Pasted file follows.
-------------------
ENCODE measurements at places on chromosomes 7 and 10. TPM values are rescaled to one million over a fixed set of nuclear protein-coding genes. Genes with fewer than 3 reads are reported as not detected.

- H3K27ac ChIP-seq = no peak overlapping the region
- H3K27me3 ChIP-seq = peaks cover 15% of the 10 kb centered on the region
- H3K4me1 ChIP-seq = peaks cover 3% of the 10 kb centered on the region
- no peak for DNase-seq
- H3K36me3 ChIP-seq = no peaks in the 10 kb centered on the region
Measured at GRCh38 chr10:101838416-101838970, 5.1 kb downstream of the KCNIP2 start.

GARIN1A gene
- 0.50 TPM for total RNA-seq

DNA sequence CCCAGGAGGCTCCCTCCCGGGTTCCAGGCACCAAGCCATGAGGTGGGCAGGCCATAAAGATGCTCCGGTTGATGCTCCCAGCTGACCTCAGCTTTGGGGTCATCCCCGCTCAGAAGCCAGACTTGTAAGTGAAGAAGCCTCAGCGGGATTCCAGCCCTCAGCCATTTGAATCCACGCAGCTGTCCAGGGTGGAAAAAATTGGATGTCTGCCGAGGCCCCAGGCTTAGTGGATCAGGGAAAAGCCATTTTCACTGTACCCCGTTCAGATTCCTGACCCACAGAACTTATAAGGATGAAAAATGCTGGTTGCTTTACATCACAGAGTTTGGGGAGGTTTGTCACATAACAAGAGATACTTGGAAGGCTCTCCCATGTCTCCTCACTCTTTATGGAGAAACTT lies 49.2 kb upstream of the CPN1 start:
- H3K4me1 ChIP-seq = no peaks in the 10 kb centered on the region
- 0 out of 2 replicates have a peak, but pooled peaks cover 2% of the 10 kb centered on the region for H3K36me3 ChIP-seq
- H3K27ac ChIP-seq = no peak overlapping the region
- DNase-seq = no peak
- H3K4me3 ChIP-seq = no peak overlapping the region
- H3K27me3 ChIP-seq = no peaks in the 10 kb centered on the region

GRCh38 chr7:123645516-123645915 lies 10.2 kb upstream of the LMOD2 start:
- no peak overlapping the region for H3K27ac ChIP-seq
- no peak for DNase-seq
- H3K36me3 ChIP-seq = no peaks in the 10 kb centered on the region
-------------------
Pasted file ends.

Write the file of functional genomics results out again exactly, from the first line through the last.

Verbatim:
ENCODE measurements at places on chromosomes 7 and 10. TPM values are rescaled to one million over a fixed set of nuclear protein-coding genes. Genes with fewer than 3 reads are reported as not detected.

- H3K27ac ChIP-seq = no peak overlapping the region
- H3K27me3 ChIP-seq = peaks cover 15% of the 10 kb centered on the region
- H3K4me1 ChIP-seq = peaks cover 3% of the 10 kb centered on the region
- no peak for DNase-seq
- H3K36me3 ChIP-seq = no peaks in the 10 kb centered on the region
Measured at GRCh38 chr10:101838416-101838970, 5.1 kb downstream of the KCNIP2 start.

GARIN1A gene
- 0.50 TPM for total RNA-seq

DNA sequence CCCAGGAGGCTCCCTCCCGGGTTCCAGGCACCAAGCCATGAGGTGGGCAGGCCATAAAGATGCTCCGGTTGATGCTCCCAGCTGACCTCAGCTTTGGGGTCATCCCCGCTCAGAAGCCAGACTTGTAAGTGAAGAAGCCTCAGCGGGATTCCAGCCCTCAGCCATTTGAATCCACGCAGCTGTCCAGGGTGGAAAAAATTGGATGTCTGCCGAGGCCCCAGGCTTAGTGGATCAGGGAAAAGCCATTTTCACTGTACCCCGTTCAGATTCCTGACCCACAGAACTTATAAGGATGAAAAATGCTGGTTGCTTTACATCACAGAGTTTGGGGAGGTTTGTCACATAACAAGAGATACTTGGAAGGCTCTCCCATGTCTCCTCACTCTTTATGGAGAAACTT lies 49.2 kb upstream of the CPN1 start:
- H3K4me1 ChIP-seq = no peaks in the 10 kb centered on the region
- 0 out of 2 replicates have a peak, but pooled peaks cover 2% of the 10 kb centered on the region for H3K36me3 ChIP-seq
- H3K27ac ChIP-seq = no peak overlapping the region
- DNase-seq = no peak
- H3K4me3 ChIP-seq = no peak overlapping the region
- H3K27me3 ChIP-seq = no peaks in the 10 kb centered on the region

GRCh38 chr7:123645516-123645915 lies 10.2 kb upstream of the LMOD2 start:
- no peak overlapping the region for H3K27ac ChIP-seq
- no peak for DNase-seq
- H3K36me3 ChIP-seq = no peaks in the 10 kb centered on the region